A mouse clicks: the deal is done

The computer magic that created Jurassic Park is set to reshape broking, Charles Arthur finds

ON THE computer screen, a number of green and red objects - some shaped like bullets, others like peculiar ice-cream cones - seem to float against a blue grid. To the casual observer, they might look like new designs for vases or lampshades. John Osborne clicks the mouse button on one of the shapes, and it begins whirling around like a top. "Now if Barings had had this," he says, "they would have spotted Nick Leeson in no time."

Mr Osborne, a director of Fusion Systems in London, is promoting a new piece of software, one of an emerging category which could revolutionise broking and risk management. Instead of describing asset values and exposures with numbers, powerful computers can now render the information as three- dimensional pictures.

On another screen, lines assemble like armies under national flags. Above the lines, spines project up the screen, indicating the value of an asset. Russell Amer, of the computer consultancy Logica, moves the mouse pointer over the American flag and deftly manipulates it. "Now we see what happens if the dollar falls against the yen," he says. Some of the spines shrink, while over by the Japanese flag, others grow.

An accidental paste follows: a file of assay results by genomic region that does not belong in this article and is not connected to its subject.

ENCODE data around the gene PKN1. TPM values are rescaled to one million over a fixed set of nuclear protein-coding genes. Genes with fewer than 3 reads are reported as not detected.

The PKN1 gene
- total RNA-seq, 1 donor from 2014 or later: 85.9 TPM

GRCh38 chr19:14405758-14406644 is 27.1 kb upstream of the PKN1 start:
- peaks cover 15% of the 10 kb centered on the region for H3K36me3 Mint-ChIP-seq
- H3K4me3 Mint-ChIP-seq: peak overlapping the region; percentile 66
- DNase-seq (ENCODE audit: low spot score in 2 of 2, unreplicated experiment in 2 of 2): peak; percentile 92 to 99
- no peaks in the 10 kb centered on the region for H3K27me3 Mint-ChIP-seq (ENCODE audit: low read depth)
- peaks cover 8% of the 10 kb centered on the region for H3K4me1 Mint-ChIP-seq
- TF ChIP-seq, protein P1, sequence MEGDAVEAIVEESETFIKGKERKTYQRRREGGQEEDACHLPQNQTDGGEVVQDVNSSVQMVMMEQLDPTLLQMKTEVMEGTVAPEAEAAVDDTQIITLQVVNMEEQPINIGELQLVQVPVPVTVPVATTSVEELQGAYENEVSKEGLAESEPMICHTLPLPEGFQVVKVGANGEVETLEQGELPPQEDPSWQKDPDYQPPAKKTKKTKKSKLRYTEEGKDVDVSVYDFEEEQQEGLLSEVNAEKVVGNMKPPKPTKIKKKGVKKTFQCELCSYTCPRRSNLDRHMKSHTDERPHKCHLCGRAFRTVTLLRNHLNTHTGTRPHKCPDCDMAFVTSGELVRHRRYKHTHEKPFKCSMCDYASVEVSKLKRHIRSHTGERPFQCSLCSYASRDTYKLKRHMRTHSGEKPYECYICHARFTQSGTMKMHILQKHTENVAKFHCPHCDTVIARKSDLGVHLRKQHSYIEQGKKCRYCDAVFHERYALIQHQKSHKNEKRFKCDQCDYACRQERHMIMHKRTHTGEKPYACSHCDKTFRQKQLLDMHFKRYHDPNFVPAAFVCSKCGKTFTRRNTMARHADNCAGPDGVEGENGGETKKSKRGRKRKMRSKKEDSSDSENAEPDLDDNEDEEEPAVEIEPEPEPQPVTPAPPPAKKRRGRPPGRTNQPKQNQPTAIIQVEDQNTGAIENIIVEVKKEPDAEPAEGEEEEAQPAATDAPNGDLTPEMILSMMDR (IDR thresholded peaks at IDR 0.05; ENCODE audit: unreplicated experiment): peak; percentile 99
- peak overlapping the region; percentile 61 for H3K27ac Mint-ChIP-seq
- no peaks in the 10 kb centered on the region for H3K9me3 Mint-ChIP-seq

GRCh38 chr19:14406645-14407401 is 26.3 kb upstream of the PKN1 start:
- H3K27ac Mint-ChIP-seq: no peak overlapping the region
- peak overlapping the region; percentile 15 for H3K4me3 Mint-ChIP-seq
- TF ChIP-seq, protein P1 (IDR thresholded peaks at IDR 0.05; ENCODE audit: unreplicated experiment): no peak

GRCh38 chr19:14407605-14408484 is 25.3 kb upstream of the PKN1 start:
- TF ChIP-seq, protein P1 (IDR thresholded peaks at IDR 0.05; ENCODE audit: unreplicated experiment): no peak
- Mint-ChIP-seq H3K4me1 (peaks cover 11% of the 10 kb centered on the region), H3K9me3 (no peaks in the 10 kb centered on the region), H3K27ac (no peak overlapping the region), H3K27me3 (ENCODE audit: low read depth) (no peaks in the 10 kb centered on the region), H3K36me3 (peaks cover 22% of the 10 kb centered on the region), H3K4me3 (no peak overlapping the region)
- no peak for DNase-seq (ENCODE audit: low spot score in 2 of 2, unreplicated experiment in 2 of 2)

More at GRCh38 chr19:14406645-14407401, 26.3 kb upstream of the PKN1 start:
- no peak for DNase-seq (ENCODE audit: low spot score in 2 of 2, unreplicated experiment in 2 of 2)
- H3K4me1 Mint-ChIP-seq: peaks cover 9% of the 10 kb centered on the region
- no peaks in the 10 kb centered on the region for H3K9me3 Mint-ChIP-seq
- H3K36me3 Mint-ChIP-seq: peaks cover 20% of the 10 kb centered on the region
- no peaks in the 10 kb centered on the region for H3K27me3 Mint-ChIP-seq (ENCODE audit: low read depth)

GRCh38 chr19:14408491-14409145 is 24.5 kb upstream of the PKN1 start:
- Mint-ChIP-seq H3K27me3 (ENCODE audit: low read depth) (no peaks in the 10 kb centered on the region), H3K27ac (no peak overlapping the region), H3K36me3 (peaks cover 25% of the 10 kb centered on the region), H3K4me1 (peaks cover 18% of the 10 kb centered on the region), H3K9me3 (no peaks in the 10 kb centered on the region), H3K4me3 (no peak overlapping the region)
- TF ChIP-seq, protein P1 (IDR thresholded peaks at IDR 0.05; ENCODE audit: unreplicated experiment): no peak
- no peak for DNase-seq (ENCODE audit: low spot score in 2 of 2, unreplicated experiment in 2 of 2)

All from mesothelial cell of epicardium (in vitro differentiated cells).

A number of software companies are seizing the chance to get into some of the biggest markets in the world. On the first screen described above, the width of the shape at any point indicates the value of that stock or bond at that point in time. Ice-cream cones are good news: they indicate stocks or bonds whose value has appreciated since they were bought. "Bullets" are bad news, since they indicate an asset whose value has fallen. The computer is programmed to change the shape's colour from green to red if the asset's value falls below its purchase value.

An asset's exposure to foreign exchange or bond price movements can be represented by how much it "spins". A well-hedged asset runs as smoothly as an axle; a badly positioned one like a child's top winding down. Software like this, argues Mr Osborne, could have let managers at Baring's get a quick view of the activities and exposures of all their traders. Mr Leeson's positions would have spun like drunks on a dance floor.